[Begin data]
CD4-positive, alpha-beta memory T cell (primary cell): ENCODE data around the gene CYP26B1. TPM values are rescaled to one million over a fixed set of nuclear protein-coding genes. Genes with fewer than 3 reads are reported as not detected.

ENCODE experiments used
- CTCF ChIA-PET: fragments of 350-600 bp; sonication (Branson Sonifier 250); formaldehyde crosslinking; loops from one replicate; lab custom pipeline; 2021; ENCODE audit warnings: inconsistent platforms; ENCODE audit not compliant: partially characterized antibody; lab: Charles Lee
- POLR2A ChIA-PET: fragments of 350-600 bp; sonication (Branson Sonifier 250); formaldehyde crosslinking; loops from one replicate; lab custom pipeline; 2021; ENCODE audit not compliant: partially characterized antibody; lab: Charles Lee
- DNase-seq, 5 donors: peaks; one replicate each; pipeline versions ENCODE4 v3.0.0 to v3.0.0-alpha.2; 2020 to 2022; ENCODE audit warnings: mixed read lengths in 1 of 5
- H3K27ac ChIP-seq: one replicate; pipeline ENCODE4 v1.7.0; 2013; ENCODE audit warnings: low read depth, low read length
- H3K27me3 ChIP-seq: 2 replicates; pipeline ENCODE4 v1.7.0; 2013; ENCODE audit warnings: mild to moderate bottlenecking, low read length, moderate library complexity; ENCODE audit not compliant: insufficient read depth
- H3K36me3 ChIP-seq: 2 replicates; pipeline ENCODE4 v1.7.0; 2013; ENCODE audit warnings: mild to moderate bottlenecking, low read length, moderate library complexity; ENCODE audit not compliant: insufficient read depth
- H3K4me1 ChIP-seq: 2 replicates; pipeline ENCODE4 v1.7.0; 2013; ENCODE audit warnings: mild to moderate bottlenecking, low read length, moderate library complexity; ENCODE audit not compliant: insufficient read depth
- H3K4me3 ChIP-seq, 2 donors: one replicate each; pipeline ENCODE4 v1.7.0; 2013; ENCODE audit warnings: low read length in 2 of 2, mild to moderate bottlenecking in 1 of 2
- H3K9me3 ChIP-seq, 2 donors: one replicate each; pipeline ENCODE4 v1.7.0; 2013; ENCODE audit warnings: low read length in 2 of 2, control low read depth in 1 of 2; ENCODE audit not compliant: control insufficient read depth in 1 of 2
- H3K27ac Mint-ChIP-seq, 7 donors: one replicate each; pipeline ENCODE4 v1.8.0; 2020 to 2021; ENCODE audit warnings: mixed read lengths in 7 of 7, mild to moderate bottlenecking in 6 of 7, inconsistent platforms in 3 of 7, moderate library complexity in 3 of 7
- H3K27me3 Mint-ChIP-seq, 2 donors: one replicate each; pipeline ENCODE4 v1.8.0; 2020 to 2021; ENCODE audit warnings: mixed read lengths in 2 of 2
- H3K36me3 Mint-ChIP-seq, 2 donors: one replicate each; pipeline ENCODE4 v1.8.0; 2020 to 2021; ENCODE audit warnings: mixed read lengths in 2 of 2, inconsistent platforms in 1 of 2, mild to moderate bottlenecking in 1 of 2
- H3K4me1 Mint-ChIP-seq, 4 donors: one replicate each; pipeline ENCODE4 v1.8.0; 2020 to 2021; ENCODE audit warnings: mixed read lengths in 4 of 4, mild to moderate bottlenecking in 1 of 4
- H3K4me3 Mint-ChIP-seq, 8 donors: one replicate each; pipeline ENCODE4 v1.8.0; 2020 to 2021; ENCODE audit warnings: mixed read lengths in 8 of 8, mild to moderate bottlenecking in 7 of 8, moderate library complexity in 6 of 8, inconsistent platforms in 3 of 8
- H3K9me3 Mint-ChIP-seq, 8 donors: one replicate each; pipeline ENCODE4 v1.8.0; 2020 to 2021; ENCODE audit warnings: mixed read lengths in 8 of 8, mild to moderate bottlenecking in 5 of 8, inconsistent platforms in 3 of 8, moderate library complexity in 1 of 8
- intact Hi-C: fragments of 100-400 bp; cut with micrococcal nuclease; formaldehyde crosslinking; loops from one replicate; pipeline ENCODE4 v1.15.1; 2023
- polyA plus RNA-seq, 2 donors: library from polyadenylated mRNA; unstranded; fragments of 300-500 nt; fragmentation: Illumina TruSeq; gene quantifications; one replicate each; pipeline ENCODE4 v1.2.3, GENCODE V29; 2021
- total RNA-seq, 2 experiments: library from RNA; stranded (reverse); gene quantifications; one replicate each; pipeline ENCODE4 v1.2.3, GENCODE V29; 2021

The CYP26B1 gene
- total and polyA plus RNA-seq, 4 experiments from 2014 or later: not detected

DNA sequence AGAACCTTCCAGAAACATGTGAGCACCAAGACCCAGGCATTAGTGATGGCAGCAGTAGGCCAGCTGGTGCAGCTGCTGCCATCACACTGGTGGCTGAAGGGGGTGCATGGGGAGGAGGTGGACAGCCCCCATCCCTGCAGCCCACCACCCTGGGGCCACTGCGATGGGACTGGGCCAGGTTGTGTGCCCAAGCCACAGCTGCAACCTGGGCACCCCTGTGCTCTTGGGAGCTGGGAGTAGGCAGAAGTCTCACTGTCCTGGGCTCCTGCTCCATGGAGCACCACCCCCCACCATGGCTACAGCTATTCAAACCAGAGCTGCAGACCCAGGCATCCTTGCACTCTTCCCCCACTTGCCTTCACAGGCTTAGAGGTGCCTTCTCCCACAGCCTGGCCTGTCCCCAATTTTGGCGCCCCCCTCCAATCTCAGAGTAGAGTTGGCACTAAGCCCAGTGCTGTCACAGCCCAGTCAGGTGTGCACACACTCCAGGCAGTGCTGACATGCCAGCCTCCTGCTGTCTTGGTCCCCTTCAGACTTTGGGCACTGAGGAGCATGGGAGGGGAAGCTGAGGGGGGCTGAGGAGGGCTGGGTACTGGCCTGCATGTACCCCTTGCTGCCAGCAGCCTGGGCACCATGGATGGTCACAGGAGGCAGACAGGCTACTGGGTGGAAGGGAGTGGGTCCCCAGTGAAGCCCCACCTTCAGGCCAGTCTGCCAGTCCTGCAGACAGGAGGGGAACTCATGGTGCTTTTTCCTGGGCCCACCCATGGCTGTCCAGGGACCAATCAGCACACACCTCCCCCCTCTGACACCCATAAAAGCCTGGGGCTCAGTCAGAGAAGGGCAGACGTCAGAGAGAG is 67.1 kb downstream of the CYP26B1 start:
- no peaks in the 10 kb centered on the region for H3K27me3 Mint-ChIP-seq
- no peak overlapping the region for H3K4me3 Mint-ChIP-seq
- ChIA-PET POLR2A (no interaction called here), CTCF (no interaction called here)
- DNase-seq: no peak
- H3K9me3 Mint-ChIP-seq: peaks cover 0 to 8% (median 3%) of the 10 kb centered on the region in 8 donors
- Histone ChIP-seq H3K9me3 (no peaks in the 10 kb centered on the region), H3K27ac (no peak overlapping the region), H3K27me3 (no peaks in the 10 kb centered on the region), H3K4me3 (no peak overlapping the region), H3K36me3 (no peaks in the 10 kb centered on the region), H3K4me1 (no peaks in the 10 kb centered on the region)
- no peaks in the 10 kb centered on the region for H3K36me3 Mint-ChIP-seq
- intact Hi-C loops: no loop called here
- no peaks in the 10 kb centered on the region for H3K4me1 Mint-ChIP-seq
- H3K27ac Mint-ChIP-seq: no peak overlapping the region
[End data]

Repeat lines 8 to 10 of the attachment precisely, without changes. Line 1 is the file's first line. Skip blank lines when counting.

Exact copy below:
- H3K36me3 ChIP-seq: 2 replicates; pipeline ENCODE4 v1.7.0; 2013; ENCODE audit warnings: mild to moderate bottlenecking, low read length, moderate library complexity; ENCODE audit not compliant: insufficient read depth
- H3K4me1 ChIP-seq: 2 replicates; pipeline ENCODE4 v1.7.0; 2013; ENCODE audit warnings: mild to moderate bottlenecking, low read length, moderate library complexity; ENCODE audit not compliant: insufficient read depth
- H3K4me3 ChIP-seq, 2 donors: one replicate each; pipeline ENCODE4 v1.7.0; 2013; ENCODE audit warnings: low read length in 2 of 2, mild to moderate bottlenecking in 1 of 2